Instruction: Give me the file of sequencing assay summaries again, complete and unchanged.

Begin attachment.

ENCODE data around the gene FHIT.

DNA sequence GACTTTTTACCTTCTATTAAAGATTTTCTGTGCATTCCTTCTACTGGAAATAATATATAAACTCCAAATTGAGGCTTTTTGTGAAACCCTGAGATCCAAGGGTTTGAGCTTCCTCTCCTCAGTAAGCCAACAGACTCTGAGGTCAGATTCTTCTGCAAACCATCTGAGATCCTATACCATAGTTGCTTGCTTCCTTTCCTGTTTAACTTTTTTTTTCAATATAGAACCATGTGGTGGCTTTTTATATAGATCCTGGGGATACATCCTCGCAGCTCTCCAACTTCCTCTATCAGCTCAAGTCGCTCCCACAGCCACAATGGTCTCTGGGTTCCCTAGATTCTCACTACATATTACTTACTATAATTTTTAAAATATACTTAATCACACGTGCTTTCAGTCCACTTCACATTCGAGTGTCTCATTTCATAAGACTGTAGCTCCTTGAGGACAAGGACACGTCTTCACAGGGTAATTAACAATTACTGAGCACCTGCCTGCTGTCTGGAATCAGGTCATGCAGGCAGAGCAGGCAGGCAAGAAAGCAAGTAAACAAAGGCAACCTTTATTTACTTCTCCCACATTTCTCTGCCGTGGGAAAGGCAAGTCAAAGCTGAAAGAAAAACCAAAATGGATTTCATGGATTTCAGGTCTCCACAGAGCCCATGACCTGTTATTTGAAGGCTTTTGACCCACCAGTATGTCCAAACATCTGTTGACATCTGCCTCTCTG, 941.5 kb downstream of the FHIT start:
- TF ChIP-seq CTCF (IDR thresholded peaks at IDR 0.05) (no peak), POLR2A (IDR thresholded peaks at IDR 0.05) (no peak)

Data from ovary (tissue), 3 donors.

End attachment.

ENCODE data around the gene FHIT.

DNA sequence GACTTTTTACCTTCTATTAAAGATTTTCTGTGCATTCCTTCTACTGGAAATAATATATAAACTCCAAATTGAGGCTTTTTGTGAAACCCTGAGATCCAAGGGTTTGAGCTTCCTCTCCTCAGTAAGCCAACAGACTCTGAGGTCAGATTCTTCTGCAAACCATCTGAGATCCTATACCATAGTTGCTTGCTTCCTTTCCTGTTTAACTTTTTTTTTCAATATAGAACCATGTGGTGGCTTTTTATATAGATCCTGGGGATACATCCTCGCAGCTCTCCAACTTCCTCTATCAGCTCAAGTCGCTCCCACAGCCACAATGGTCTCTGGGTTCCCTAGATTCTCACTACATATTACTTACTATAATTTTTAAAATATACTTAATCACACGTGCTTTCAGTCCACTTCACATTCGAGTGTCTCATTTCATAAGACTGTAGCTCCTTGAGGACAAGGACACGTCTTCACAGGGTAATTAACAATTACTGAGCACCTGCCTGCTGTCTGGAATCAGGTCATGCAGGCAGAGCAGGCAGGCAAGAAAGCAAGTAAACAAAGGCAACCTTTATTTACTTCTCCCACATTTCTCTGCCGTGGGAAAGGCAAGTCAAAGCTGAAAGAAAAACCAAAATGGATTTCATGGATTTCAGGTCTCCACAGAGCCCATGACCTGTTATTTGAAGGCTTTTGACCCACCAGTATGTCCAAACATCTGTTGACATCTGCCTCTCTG, 941.5 kb downstream of the FHIT start:
- TF ChIP-seq CTCF (IDR thresholded peaks at IDR 0.05) (no peak), POLR2A (IDR thresholded peaks at IDR 0.05) (no peak)

Data from ovary (tissue), 3 donors.